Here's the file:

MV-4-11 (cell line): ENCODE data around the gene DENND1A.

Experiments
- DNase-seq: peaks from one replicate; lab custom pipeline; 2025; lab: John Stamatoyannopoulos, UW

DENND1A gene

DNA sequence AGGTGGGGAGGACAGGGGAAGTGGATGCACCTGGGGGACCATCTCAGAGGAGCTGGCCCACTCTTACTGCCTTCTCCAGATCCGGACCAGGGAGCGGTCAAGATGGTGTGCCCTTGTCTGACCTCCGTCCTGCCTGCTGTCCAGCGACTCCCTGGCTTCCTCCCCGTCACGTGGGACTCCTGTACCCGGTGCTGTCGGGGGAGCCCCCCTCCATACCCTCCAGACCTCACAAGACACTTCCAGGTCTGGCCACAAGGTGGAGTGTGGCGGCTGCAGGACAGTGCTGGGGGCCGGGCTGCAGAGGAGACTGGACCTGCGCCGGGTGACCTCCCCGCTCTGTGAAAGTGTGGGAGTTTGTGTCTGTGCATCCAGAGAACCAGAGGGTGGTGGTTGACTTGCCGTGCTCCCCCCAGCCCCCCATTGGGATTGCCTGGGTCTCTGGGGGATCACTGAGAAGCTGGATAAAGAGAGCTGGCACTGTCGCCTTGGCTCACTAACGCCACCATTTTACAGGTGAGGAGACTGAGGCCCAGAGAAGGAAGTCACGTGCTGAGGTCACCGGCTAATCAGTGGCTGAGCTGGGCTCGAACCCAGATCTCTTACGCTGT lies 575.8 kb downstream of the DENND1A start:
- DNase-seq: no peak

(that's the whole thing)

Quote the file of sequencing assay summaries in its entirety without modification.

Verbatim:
MV-4-11 (cell line): ENCODE data around the gene DENND1A.

Experiments
- DNase-seq: peaks from one replicate; lab custom pipeline; 2025; lab: John Stamatoyannopoulos, UW

DENND1A gene

DNA sequence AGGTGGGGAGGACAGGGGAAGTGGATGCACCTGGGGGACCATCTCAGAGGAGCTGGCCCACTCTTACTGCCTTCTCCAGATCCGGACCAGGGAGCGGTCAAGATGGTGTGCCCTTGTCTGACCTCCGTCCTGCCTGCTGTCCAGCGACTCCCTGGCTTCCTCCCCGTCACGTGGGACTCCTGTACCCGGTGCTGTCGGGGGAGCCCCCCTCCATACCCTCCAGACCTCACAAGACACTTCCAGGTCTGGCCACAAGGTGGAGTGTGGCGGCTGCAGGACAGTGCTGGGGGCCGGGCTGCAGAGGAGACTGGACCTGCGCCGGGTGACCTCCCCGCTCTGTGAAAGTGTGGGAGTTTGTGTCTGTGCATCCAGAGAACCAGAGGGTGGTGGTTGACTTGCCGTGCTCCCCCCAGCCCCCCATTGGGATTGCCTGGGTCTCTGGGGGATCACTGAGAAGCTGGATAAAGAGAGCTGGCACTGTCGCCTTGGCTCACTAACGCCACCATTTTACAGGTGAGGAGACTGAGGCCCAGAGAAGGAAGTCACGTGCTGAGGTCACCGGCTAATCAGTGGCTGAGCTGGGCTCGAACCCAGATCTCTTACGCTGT lies 575.8 kb downstream of the DENND1A start:
- DNase-seq: no peak